Induction ofdenitrification was investigated for a lab-scale phosphate removing biofilm reactor where oxygen was replaced with nitrate as the electron acceptor. Acetate was used as the carbon source. The original biofilm (acclimatised with oxygen) was taken from a well-established large-scale reactor. During the first run, a decrease in the denitrifying bio-P activity was observed after 1 month following a change in the anaerobic phase length. This was initially interpreted as a shift in the microbial population caused by the changed operation. In the second run, biomass samples were regularly collected and analysed by fluorescent in situ hybridisation (FISH) and confocal laser scanning microscopy (CLSM). Concurrently, samples were taken from the original reactor with oxygen as electron acceptor in order to investigate natural microbial fluctuations. A similar decrease in the activity as in the first run was seen after one month, although the phase lengths had not been varied. Hence, the decrease after 1 month in the first and second run should be seen as a start-up phenomenon. FISH could detect a noticeable shift in the microbial population mainly within the first 2 weeks ofoperation. Almost all bacteria belonging to the alpha subclass disappeared and characteristic clusters ofthe beta and gamma subclasses were lost. Small clusters of gram-positive bacteria with a high DNA G+C content (GPBHGC) were gradually replaced by filamentous GPBHGC. Most ofthe bacteria in the denitrifying, phosphate removing biofilm belonged to the beta subclass of Proteobacteria. The applied set ofgene probes had been selected based on existing literature on biological phosphate removing organisms and included a recently published probe for a Rhodocyclus-like clone. However, none ofthe specific probes hybridised to the dominant bacterial groups in the reactors investigated. No noticeable changes were detected in the aerobic bench-scale reactor during this period, indicating that the observed changes in the lab-scale reactor were caused by the changed environment. r 2002 Elsevier Science Ltd. All rights reserved.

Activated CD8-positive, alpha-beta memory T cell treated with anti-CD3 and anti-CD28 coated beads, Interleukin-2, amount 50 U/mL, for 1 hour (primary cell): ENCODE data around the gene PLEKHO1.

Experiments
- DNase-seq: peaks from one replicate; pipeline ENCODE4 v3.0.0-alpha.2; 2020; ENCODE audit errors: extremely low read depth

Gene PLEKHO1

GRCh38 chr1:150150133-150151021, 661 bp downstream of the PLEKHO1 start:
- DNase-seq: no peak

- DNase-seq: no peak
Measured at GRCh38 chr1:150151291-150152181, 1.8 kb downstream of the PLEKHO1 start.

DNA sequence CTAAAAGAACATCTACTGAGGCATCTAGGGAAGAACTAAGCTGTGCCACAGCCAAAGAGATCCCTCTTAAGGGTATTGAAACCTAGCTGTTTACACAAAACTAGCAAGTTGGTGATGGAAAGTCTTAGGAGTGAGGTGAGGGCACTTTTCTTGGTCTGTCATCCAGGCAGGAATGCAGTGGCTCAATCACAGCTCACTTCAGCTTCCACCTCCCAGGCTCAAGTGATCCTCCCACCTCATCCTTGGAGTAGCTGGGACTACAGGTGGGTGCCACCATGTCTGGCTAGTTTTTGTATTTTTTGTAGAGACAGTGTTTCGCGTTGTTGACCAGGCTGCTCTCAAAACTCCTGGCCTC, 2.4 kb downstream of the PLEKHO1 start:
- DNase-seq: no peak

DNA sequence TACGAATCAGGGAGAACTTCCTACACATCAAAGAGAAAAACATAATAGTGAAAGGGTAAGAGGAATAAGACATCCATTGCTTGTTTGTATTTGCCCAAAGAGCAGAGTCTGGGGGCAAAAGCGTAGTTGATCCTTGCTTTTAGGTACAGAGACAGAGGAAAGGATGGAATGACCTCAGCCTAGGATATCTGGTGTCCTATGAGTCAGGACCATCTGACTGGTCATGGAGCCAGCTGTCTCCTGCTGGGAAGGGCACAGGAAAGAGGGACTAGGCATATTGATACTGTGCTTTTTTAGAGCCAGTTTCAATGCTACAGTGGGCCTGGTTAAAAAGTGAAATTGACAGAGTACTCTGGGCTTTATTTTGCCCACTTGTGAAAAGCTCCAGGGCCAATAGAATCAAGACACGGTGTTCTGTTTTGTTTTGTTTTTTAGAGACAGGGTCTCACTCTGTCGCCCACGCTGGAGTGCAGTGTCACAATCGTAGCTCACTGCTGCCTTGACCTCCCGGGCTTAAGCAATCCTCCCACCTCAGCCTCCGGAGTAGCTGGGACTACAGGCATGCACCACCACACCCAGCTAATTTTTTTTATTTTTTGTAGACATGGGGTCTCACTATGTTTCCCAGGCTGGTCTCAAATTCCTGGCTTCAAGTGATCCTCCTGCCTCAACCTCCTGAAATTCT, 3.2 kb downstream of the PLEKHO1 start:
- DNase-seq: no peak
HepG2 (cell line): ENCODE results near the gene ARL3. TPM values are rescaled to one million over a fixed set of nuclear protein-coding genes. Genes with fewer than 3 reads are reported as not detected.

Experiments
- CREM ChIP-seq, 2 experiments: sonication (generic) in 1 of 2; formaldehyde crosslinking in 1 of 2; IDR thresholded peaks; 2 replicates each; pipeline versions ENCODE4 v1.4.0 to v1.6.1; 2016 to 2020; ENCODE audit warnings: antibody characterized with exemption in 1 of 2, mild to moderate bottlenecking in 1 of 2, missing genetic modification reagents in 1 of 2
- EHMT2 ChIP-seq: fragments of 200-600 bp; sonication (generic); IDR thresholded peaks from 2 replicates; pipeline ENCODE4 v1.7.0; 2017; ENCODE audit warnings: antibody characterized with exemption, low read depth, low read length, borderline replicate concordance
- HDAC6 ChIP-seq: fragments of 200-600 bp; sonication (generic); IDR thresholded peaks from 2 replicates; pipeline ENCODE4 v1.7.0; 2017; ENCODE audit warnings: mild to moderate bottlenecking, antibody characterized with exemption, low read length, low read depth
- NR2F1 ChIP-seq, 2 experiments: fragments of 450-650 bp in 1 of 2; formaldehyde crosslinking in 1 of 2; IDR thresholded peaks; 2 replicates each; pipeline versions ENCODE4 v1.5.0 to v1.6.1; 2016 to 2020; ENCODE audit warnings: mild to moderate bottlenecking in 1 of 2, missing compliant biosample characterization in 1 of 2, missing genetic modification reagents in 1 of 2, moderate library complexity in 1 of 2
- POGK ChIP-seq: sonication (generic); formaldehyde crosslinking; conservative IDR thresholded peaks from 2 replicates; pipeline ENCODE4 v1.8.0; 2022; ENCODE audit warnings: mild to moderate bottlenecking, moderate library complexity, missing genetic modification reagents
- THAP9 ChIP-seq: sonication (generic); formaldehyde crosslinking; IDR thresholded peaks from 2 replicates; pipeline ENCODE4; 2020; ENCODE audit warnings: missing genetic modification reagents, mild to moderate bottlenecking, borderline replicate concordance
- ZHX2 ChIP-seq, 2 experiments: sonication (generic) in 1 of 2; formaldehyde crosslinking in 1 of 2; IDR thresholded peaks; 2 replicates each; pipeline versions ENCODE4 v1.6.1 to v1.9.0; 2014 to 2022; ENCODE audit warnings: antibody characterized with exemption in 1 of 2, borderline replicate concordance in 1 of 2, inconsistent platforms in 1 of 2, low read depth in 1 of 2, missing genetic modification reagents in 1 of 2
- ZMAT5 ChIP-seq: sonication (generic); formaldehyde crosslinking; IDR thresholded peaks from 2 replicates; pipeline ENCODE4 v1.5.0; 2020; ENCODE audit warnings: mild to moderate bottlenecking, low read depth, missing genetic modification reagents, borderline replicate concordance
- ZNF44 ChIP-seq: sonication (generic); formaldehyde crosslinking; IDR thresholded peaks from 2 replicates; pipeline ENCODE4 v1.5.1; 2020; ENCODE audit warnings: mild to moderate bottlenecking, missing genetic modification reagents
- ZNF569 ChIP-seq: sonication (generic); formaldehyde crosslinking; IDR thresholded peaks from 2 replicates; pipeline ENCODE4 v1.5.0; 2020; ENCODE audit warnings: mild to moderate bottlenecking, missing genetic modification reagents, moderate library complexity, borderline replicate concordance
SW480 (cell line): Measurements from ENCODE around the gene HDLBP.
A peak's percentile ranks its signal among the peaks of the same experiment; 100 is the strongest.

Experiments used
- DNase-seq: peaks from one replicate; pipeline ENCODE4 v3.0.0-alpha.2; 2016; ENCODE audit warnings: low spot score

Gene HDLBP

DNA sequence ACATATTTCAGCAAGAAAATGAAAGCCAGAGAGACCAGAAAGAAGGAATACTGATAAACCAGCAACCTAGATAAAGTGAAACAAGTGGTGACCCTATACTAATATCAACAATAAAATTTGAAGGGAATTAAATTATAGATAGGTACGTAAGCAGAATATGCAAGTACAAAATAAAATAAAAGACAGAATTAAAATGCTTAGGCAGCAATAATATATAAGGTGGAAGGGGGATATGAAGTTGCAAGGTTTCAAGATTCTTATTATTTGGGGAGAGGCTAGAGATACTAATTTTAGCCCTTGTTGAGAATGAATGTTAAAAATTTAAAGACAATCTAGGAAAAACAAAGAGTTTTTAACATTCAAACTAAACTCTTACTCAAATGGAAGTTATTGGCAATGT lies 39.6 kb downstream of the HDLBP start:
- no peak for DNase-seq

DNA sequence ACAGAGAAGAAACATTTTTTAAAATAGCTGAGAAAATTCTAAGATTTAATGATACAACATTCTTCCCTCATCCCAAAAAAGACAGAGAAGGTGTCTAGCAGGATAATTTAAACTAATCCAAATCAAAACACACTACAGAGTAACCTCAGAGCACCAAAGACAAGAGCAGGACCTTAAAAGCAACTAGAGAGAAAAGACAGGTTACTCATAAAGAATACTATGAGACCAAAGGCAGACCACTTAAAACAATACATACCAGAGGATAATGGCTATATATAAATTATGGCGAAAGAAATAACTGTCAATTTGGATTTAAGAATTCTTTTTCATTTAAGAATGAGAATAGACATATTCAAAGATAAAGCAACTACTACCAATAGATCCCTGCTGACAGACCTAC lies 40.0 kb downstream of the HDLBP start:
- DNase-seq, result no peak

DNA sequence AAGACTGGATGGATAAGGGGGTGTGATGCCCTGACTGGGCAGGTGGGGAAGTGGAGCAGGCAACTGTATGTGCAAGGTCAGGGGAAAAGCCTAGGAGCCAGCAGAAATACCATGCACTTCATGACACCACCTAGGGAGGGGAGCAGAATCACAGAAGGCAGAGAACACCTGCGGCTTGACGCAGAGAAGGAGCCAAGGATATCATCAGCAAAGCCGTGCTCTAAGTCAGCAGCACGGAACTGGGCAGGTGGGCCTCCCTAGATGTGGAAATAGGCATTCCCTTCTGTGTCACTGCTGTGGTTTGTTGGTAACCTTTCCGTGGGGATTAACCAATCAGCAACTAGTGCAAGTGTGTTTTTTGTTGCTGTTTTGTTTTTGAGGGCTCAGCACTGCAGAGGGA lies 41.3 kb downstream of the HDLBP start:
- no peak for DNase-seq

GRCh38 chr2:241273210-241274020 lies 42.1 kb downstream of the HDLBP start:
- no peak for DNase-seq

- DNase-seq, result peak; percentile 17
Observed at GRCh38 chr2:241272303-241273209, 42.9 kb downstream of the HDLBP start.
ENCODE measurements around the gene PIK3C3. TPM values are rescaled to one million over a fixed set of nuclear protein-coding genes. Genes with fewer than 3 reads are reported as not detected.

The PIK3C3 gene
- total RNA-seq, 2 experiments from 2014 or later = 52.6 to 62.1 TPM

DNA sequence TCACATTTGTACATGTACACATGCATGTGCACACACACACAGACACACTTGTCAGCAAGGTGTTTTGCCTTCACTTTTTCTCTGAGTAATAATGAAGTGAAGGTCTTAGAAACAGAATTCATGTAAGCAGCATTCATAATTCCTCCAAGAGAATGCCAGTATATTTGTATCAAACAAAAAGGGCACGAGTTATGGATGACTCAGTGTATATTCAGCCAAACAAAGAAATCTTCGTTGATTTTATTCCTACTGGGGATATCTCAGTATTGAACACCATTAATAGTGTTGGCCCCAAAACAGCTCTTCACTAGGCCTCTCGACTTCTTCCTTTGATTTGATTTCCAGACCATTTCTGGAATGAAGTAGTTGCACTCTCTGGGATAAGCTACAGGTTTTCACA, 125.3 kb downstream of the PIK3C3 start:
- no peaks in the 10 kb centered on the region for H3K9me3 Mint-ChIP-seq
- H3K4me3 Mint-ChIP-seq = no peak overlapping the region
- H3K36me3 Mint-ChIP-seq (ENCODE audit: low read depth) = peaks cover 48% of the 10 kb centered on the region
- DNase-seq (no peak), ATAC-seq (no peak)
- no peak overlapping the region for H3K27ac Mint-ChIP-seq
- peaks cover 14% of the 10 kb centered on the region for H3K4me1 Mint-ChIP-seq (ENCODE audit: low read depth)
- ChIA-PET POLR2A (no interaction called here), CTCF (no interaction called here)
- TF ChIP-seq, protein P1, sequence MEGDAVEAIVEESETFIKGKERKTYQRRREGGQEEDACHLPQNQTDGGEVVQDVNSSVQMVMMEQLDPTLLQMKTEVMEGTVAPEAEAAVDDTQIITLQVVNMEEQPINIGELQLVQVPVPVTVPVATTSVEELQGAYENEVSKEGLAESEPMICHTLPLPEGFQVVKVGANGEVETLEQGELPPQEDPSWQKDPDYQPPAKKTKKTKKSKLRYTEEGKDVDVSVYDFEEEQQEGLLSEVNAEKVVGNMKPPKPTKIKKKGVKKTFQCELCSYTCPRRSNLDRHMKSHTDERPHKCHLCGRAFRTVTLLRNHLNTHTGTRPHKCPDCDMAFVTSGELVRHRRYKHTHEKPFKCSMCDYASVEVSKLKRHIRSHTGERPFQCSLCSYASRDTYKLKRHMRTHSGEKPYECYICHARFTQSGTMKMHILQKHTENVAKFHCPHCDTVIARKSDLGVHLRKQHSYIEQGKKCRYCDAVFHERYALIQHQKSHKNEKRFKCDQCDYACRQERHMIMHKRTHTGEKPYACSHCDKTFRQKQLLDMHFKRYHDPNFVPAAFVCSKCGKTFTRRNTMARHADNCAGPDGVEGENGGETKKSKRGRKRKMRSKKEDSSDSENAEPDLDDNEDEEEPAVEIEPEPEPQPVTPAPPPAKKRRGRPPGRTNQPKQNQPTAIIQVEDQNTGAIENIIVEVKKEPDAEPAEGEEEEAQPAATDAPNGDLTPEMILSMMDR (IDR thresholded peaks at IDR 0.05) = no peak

Water Research, 2002, Vol 36, Issue 2, p. 491-500
Phosphorus removal; Anoxic; CLSM; Biofilm; Denitrification; FISH